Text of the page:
In an effort to provide faster and better performance than most methods to date, a combined team from the MIT-IBM Watson AI Lab and the MIT Geometric Data Processing Group came up with a technique that combines a number of popular AI tools.

The researchers say their approach can scan millions of documents using only a person’s historical preferences, or the preferences of a group of people, as a basis.

“There’s a ton of text on the internet,” Justin Solomon, lead author on the research and MIT assistant professor, said. “Anything to help cut through all that material is extremely useful.”

The algorithm that was conceived by Solomon and his colleagues summarises collections of texts into themes, based on commonly used words in the text collection. The algorithm then divides each text into five to fifteen main topics, with a ranking indicating the importance of each topic for the text as a whole. Embedding, which comprises numerical representations of data (in this case, those data are words) helps to clarify the similarities between words. Also, optimal transport is used, which helps to calculate the most efficient way of moving objects (or in this case data points) between multiple destinations.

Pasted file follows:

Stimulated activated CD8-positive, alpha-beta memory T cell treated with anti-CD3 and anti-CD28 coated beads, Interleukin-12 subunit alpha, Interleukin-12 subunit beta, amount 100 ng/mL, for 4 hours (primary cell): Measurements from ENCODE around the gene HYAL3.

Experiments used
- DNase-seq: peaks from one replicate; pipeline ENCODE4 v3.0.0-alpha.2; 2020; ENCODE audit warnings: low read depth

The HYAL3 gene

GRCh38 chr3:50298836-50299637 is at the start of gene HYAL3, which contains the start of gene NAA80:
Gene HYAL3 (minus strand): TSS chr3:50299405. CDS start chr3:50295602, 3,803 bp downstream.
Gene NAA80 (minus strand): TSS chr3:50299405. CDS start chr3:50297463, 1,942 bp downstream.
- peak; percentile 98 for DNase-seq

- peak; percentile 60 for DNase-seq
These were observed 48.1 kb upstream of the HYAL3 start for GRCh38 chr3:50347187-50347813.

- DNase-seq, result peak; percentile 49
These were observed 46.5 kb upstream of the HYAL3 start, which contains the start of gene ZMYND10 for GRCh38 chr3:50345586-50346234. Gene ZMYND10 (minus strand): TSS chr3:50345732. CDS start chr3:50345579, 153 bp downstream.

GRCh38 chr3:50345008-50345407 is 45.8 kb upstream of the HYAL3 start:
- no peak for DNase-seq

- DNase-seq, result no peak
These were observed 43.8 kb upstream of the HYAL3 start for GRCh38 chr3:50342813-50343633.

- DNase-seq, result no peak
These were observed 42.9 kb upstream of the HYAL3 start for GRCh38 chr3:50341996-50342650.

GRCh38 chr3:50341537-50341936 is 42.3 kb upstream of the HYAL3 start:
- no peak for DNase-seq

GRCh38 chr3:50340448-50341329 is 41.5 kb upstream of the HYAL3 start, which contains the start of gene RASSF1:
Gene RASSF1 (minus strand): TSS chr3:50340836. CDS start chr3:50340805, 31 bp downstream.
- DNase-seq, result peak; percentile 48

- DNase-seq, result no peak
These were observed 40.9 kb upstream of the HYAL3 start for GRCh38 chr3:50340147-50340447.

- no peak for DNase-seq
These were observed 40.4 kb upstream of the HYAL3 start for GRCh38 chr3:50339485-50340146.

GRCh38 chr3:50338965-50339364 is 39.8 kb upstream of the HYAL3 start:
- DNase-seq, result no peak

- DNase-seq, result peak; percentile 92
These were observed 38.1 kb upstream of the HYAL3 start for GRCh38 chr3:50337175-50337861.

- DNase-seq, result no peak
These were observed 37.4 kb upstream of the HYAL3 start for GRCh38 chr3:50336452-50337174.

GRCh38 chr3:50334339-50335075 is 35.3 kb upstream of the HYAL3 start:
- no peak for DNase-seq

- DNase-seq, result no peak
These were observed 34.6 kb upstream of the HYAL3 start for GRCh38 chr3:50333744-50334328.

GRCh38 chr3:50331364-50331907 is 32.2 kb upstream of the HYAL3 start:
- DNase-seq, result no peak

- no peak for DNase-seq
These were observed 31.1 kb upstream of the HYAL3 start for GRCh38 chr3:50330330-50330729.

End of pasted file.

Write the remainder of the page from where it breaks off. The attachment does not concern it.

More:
Ultra-fast

The embedding makes it possible to apply optimal transport twice. First, the aim is to compare topics within the text collection, and then to measure how themes that resemble each other actually overlap. This works particularly well when scanning large collections of books and documents, according to the researchers. In an evaluation of 1,720 title pairs in the dataset of the Gutenberg Project, the algorithm succeeded in comparing all these pairs in one second. According to the researchers, this is more than 800 times faster than the best method so far.